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Save Our Beaches, Inc.

Shortly after the City of Destin and DEP conducted a public workshop in May 2003 on the beach restoration project, a number of property owners informally formed a group to fight the loss of private property rights that would result from the beach restoration project. In January 2004, when it was determined that legal action would be necessary in order to protect our property rights, Save Our Beaches was incorported in order to:

  1. To protect and defend the natural resources of Destin beaches from unauthorized and/or inappropriate beach restoration activities.
  2. To protect the members’ of Beachfront Owners of Destin Inc. private property rights.
  3. To seek redress of past, present, and future unauthorized and/or inappropriate activities and public uses in on and around Destin beaches by any and all legal means, including but not limited to judicial and administrative litigation.

What You Need To Know About The Beach Restoration Project

  1. The beach restoration project is a permanent loss of private property rights.
  2. Your property line will no longer be determined by your deed, but by an erosion control line established by the State.
  3. Currently, if any amount of beach is added to your property naturally, this is known as accretion and you own it. If the erosion control line is established, you will no longer own this added beach.
  4. You will no longer own to the Gulf. Instead of waterfront property, you will have public park front property with the view of beach goers, umbrellas, tents and possibly vendors renting or selling services and wares.
  5. You will lose your right to the water’s edge. Those rights will belong to “first come, first serve” (whoever sets up on the beach first).
  6. Currently, vendors licensed by the City of Destin must get permission of property owners to use their land. A simple majority vote (4 to 3) of the City Commission could change that ordinance, allowing the City to do whatsoever they want on their new “public beach.” The City would welcome additional funds from licensing more vendors.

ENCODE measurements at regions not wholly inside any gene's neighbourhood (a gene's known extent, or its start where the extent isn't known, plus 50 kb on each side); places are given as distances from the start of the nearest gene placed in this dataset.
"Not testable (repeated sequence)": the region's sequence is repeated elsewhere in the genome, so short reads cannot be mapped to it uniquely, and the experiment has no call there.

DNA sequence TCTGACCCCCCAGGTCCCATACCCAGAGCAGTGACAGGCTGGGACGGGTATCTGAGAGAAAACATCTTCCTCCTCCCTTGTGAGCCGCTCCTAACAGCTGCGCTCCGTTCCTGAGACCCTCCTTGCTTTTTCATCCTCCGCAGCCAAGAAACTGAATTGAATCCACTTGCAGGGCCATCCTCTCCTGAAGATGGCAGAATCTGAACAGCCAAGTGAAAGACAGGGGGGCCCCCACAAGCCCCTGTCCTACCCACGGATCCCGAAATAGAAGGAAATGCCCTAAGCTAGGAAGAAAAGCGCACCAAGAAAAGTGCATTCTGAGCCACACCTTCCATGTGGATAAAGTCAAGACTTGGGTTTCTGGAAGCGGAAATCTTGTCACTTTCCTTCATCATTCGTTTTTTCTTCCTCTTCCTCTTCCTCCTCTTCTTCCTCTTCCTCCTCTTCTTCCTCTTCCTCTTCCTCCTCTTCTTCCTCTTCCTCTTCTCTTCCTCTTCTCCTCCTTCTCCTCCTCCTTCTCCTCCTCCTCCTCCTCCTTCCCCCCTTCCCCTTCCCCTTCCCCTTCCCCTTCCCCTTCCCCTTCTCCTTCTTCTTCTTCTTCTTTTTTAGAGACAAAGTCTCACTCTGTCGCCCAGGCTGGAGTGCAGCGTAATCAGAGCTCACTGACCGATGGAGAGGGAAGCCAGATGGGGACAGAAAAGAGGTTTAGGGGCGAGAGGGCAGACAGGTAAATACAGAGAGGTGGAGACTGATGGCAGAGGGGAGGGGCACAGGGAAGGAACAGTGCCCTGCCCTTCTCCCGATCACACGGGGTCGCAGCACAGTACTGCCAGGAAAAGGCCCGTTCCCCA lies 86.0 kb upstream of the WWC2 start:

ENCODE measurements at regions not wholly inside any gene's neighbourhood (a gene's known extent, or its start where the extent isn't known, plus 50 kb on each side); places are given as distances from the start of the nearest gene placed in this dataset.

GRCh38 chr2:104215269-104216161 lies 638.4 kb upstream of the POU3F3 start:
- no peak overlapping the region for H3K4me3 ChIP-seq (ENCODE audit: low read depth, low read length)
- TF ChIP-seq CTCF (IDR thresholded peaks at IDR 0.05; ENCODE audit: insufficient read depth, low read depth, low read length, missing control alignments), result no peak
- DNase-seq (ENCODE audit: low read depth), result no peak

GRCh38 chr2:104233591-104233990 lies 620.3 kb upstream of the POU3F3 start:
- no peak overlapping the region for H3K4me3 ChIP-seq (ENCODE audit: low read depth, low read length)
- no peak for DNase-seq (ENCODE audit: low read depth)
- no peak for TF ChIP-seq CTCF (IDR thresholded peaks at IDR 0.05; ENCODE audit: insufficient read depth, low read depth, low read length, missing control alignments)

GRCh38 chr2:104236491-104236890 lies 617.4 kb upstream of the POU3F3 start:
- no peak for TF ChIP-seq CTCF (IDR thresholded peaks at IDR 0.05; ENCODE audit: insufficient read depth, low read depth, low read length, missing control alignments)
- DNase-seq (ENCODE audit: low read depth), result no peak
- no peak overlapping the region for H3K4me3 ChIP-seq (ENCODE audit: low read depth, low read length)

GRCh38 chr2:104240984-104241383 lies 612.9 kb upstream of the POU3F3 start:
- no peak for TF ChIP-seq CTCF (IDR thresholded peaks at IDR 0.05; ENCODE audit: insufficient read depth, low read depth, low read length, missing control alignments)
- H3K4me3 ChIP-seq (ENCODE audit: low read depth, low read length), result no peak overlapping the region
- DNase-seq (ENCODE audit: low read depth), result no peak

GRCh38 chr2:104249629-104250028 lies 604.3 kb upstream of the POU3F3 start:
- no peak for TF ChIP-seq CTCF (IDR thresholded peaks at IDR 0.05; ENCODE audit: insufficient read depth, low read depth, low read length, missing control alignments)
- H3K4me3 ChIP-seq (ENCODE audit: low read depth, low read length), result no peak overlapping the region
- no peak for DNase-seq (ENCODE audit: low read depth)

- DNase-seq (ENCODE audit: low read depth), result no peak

7. The City of Destin is using scare tactics by telling property owners if they don’t support the beach restoration project, their property is in danger. DEP (Dept. of Environmental Protection) admits this beach restoration will offer no protection at all during a category 2 or 3 hurricane.
  8. Destin City Commissioner Cyron Marler has said, “ Beach restoration is not going to protect anything right on the beach, but will protect the road and structures across the street.” The City has never told beachfront owners they will give up their waterfront property to protect the road and structures across the street.
  9. Walton County is also participating in this project. If sand is added to their beach, DEP admits we may get a foot or two per year of accretion on our beaches. This will become our property if we can stop the beach restoration project in the Okaloosa County portion of Destin where your property is located.
  10. There is a natural ebb and flow to the beach and it changes year to year. Storms can replenish our beaches just as easy as they can take sand from our beaches. Photographs show that most property owners had regained most of the beach lost to Opal in 1995.
  11. Hurricane Ivan did take sand from our beach but in time that will be replenished. Brad Pickel, Director of Beach Management for Walton County Tourism Council said, “Overall, I don’t anticipate a long recovery at all, but it will take awhile to get our dunes back. Normally after a storm, within the first two or three months, we see a rapid recovery of the beaches.”
  12. Hurricane Ivan has showed that sand can cause more damage to structures than water.
  13. Some private property owners offered to pay their share of this project in order to maintain ownership of their land to the water. DEP has told them they can pay for it, but they will not own it.
  14. An interesting note is that the project stops at and does not include Henderson State Park. Is this because this is already public land, so they don’t need to take it over?
  15. At a Destin City Commission Meeting, Commissioner Tom Rice quoted DEP official Dr. Christy as saying, “The way to get control of the beach is through a beach restoration project.”
  16. The construction easement they are requesting will be from 25 feet to as much as your walkover. This will be a public use easement for a period of 3 years as requested by the City of Destin.
  17. Three years ago, the City of Destin, through a city ordinance, attempted to reduce private ownership of beach to 25 feet from the south side of our structures. The Southeastern Legal Foundation fought for us and private property rights were protected at least until now.
  18. Even if your property is exclusively rental property, you can see how this can affect your rental income and value of your investment.

To Sum It Up:

The only objective of the City of Destin is to make all privately owned Gulf front beach open to the public.

We have only touched on the highlights of this project and have not even included the numerous environmental concerns we have. Please call us if you want to discuss this more fully. We must stand together to protect our property rights.